9 Pieces Of Indispensable Advice From Kelly Cutrone

Marc Ecko’s
Complex magazine undoubtedly has a penchant for the following things: looking fly, sick beats, and as of today, People’s Revolution and The City‘s badass-on-the-block Kelly Cutrone.

The two collided in this hysterical interview, where Cutrone held nothing back and unsurprisingly, her answers were flecked with bits of proverb-esque professional advice — of which we can never get enough.

On competition:

The best thing to do is to always compete with yourself and not to compete with others. The only thing you can control is your own performance and what you’re doing to yourself and with yourself. You also have to be careful about how you handle it, because you never know. That one cunt-y person could become the new Editor-In-Chief. Sometimes the nasty person wins. That’s why it’s always good to compete against yourself.

On jealousy:

Sometimes it’s also a sign or foreshadowing of the fact that you’re not going to get what you want. You could be jealous of a girl who’s not as pretty as you, but you just have that feeling that she’s going to take your dude, and you might be right. Or you might be jealous of somebody who’s not as good at their job as you, but you have this feeling that she’s got that something extra that’s going to help her move ahead. Whatever it is, you might have that weird feeling, and you might be right.

On revenge:

I think I said, “Whatever you do, don’t ever put anything in writing and never say anything when anyone’s around.” I know there are kids in America who are writing these things down, because they write to me and are like, “Wow, that was amazing! I never really thought of that.” My grandma used to tell me, “Success is the best revenge.”

On the art of discernment:

I think people should stop and get off the train. I think they should look at things, and they should sit like a king on a throne and let everything pass by them. They should practice the art of discernment, and they should do that with their dollar, and they should do it with their eye, and they should do it with their ear, and do it with their mouth, and they should do it with every one of their senses. And they should really sit there, and they should make up their own fucking minds.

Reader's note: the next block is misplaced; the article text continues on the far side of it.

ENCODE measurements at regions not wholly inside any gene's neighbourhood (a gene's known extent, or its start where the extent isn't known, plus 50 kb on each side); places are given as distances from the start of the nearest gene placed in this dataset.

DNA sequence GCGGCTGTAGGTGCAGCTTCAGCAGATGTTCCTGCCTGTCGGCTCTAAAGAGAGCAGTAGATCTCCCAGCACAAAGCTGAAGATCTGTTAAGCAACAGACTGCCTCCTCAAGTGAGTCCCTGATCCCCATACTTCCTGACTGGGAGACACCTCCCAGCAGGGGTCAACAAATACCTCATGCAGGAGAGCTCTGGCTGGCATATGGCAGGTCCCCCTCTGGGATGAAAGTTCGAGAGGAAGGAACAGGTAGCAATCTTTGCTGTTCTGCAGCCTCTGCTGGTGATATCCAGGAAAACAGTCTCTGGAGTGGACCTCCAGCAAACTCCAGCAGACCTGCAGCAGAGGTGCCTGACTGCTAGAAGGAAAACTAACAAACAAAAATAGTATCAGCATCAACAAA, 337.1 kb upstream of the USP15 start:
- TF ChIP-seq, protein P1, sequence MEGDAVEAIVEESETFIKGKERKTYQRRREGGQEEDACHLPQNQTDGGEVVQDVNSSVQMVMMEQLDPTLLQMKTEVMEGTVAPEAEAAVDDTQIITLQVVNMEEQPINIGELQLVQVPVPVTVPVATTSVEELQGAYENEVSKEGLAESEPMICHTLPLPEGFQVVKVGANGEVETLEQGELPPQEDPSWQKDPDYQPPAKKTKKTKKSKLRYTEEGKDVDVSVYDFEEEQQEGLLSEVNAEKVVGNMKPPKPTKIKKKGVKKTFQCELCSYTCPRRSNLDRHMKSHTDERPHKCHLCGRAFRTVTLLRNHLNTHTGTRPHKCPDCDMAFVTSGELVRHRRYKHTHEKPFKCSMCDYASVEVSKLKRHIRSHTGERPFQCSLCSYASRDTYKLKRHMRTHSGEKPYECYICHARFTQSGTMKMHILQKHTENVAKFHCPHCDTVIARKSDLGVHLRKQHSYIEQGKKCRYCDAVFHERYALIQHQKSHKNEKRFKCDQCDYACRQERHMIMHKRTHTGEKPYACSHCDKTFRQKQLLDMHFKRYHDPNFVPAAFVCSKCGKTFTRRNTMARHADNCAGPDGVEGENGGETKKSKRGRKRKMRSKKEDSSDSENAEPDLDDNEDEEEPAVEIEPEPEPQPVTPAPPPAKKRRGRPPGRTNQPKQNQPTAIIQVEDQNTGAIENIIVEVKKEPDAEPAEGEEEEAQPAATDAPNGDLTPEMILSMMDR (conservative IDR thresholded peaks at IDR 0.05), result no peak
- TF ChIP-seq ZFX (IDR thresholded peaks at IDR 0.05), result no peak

On being versatile in the job market:

We all watched half of our friends lose their jobs. I mean, I’ve been watching this go on. I watched all my friends in recording studios and record labels lose their jobs. I watched a huge part of the fashion industry and the publishing world topple. I think it’s going to be a great thing ultimately, but adaptability is a big factor now, and never letting the ego get in the way. Basically, we had to let go of everything we believed in and were taught, because we were taught about exclusivity, and we were taught about not letting anyone in, and only selling to eight stores and only talking to six magazines. Well guess what? That’s over, bye!

On the horrors of men’s fashion:

I think belts with potbellies are pretty bad. I mean, what about an oversized shirt and a trouser? [Laughs.] What about an oversized button-up shirt in linen and a trouser? Do us all a favor.

On Lindsay Lohan:

I am happy for Lindsay Lohan that’s she’s going to jail. I think she’s going to get sober. I know her. I really actually care for her. I think she’s a really really sweet, super-talented young girl. I think that she needs to have a timeout. And you know what? So do we all. We all need a timeout. Some of us need a timeout for a weekend, she just needs rest, and she needs to be in a healthy environment…. I don’t really know about jail, so I would like to retract that by saying I’m not happy for her that she’s in jail, but I’m happy that somebody’s going to try to help her get some help.

On who to seek advice from:

… myself is a really good place to go to, because I usually know exactly what’s going on. I think we all always know what’s really going on with ourselves and we just don’t ever want to listen. Usually I take a little walk around with myself until I’m willing to actually do the work.

On adapting:

MTV changed my life—and I wrote about that in my book—all of a sudden, you could see style, you could see videos. And MTV, the first video ever played was “Video Killed the Radio Star,” and it did, because if you were ugly, and you were fat, and you were old, you were done, dude. You better get your steez on.

[image via Complex]

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